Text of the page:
Rooftop panels will generate electricity for operating office, saving almost four tons of greenhouse gas emissions per year
Kyiv, 7 December 2021 – To cut its greenhouse gas emissions, the United Nations Development Programme (UNDP) Country Office in Kyiv, Ukraine has upgraded its rooftop with a solar panel installation to provide more green power for the building.
The new solar power installation – 22 solar panels rated at 380 Watts each – can generate 7 kW of AC power, producing a total saving of U.S. $1,676 each year. By generating energy from a renewable resource, it is estimated that the project will reduce the office’s carbon footprint by almost four tons of CO2 per year.
UNDP in Ukraine previously operated a set of solar panels to augment its power supply to the country office.
In 2020, UNDP Ukraine won a grant to install a new solar power system from the organization’s Greening UNDP Moonshot Facility – an internal initiative launched in 2029 with an ambitious but doable strategy to reduce the organization’s greenhouse gas emissions by 25 percent before 2025 and 50 percent by 2030. The programme also is taking steps to implement the best-of-class waste management practices at all UNDP premises while also minimizing the use of natural resources.
Andrew Hudson, the head of the Water and Ocean Governance Programme at UNDP, said that over the last two years the Moonshot has financed 58 projects – mostly renewable energy and energy efficiency – with $3.24 million in funding from the corporate Facility, Regional Bureau and Country Offices’ sources.
“These projects in total have reduced UNDP’s GHG emissions by 1,575 tons per year, an 8 percent reduction in UNDP’s global carbon footprint from electricity, Hudson said. “Equally important, the Moonshot saves UNDP significant amounts of money: these 2020 and 2021 investments have saved the organization over $600,000 per year in operational costs.”
Shathiso Nyathi, UNDP's Green Energy Team's Global ICT Specialist, said this was more than just solar panels to provide green energy to the UN compound in Ukraine.
“It is walking the talk, leading by example, and a step towards creating Smart Facilities to build local capacity and inspire a movement in the region,” Nyathi said.
Agnes Kochan, UNDP Operations Manager in Ukraine, said the new solar power installation indeed showed the programme’s commitment to tackling the climate crisis.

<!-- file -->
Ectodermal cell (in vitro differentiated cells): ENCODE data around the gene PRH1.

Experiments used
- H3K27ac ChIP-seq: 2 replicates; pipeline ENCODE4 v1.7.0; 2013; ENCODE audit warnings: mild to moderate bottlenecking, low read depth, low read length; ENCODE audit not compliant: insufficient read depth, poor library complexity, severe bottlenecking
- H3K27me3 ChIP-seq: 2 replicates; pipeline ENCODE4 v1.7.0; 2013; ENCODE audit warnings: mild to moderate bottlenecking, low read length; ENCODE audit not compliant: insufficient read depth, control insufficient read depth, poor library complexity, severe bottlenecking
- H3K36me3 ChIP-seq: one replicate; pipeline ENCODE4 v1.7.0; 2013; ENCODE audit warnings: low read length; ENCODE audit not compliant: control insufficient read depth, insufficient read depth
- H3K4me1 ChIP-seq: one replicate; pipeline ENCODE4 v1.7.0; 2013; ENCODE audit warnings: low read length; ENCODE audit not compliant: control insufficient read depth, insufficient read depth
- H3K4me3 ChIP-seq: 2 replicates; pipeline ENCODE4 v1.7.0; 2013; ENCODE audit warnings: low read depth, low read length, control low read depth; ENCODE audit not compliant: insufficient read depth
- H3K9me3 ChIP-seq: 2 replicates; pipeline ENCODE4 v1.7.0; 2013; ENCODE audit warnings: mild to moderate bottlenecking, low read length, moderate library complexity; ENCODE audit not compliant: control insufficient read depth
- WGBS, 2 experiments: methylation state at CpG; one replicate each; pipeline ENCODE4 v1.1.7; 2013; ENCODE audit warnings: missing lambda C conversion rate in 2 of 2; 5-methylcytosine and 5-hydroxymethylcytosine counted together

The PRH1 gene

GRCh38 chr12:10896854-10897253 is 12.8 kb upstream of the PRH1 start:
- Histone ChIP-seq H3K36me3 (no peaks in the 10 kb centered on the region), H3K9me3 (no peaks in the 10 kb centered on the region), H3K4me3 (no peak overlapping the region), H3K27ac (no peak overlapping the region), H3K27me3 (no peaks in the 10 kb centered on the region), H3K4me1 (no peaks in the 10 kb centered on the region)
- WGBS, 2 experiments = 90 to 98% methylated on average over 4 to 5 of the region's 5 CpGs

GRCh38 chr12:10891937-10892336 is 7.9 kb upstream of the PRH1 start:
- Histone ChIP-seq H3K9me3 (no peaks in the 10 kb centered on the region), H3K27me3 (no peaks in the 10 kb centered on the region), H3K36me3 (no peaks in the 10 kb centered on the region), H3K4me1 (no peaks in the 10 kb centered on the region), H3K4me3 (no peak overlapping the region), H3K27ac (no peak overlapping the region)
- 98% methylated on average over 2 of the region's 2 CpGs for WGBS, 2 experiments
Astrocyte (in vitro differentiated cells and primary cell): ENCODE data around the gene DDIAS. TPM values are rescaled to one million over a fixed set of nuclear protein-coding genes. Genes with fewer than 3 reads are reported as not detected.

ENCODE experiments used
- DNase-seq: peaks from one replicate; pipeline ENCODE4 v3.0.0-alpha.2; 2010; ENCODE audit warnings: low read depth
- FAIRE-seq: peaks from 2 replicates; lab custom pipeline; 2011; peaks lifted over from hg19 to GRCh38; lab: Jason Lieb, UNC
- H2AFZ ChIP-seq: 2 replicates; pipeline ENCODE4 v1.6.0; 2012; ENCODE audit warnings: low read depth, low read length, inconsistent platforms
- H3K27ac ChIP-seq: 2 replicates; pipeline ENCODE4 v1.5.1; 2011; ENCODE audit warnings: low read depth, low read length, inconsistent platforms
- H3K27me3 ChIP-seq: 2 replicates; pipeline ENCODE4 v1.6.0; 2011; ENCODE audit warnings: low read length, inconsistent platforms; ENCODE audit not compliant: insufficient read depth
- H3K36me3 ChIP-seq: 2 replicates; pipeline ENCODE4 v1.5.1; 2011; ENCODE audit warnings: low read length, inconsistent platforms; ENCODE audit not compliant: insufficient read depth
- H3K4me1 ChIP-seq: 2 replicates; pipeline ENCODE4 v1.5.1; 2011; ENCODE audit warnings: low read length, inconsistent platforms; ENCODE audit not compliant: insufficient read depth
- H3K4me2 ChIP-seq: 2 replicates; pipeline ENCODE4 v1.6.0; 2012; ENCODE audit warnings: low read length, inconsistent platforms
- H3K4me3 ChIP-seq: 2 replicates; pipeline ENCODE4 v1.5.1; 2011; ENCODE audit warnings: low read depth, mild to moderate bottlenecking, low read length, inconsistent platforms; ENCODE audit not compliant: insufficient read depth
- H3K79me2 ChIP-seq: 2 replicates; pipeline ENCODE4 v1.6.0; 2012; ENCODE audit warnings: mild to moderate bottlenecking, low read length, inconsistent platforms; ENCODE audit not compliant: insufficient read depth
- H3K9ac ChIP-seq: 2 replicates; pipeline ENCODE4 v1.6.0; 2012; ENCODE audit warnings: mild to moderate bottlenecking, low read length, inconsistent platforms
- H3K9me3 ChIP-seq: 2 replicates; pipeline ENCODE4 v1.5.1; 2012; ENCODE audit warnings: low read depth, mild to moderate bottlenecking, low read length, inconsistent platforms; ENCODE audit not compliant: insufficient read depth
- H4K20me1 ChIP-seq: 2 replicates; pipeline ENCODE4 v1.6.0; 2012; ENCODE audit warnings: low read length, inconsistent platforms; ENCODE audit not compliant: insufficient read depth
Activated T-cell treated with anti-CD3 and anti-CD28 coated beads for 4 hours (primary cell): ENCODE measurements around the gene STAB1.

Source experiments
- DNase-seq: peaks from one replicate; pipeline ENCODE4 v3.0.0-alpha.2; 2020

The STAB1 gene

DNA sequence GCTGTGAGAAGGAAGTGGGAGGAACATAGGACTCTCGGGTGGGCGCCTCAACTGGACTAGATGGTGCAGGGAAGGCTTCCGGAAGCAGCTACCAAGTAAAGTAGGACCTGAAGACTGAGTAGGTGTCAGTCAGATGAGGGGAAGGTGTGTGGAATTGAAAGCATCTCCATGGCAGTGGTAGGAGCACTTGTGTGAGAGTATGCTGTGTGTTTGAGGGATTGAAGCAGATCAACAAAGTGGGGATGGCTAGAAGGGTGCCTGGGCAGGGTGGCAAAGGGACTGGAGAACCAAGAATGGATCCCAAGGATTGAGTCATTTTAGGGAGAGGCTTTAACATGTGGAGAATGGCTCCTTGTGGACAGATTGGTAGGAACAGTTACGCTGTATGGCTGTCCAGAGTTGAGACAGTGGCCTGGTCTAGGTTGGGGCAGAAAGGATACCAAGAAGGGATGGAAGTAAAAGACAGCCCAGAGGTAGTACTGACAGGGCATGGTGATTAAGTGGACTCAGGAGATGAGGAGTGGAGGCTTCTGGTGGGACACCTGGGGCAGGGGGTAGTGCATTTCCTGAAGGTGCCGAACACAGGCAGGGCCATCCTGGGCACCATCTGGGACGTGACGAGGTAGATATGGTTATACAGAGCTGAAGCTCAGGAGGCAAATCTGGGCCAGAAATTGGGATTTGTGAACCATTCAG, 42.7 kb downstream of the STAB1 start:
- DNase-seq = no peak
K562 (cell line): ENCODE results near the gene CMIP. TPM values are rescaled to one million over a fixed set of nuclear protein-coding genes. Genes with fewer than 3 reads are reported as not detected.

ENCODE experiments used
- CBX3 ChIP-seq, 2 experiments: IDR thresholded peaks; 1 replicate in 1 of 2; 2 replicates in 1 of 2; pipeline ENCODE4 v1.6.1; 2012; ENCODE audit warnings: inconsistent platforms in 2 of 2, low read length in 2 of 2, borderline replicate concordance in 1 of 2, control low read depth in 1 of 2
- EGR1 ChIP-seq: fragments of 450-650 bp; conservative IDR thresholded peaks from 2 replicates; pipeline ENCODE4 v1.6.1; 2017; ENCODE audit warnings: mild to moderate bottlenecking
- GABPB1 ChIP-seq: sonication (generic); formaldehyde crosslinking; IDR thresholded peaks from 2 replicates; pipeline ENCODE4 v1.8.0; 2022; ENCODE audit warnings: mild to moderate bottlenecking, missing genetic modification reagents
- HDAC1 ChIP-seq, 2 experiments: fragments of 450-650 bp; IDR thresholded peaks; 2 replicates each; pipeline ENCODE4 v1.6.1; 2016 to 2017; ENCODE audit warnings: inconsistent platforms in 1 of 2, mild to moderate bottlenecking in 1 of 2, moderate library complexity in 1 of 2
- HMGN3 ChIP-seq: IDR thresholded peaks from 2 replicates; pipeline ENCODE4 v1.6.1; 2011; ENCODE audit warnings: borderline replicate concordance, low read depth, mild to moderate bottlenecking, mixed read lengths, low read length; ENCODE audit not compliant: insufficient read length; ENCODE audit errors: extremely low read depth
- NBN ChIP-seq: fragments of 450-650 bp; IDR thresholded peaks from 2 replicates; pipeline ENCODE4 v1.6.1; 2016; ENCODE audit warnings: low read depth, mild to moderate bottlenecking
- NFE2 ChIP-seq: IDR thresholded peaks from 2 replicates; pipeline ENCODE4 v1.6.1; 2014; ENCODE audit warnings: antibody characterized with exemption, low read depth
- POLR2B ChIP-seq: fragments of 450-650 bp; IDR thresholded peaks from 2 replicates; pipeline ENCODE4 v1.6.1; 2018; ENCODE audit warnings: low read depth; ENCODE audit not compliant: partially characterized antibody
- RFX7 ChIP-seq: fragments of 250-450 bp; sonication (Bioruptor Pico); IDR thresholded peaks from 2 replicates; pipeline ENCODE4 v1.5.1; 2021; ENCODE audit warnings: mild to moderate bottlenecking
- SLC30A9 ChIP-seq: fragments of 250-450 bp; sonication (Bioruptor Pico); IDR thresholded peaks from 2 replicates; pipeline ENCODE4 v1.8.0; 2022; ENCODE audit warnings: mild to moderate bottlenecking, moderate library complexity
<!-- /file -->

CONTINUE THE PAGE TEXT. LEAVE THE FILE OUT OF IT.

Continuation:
“Tackling climate change doesn’t mean sacrificing our modern lifestyles,” Kochan said. “With modern technologies, which are increasingly becoming more efficient and cheaper, we can enjoy all the benefits of a reliable electricity supply and transport with low running costs – with the added benefit of reducing our impact on the climate. I’m proud that UNDP in Ukraine is showing the way with this initiative.”
Other UNDP initiatives here in Ukraine include operating as a paperless office since 2016 through full electronic documentation, and the use of e-signatures, promoting renewable energy use, and improving waste management. Furthermore we are promoting the use of electric bicycles and are setting up a charging station for electric vehicles.
UNDP has adopted ambitious Moonshot targets, committing wholeheartedly in the programme to reduce greenhouse gas emissions from global operations by 25 percent by 2025 and 50 percent by 2030. Replicating and scaling existing initiatives using lessons learned and enabling even more ambitious transformation will allow UNDP operations to run in an environmentally sustainable manner consistently across the organization. The Greening UNDP Moonshot Facility was set up to support this transformation by incentivizing contribution to the Moonshot targets. Several actions have been planned, including reduction of greenhouse gas emissions from travel to effectively achieve the target, and additional measures may be suggested by offices applying for project funding.
Yuliia Samus, Communications Team Leader, UNDP in Ukraine, Yuliia.Samus@undp.org or +38 097 139 1475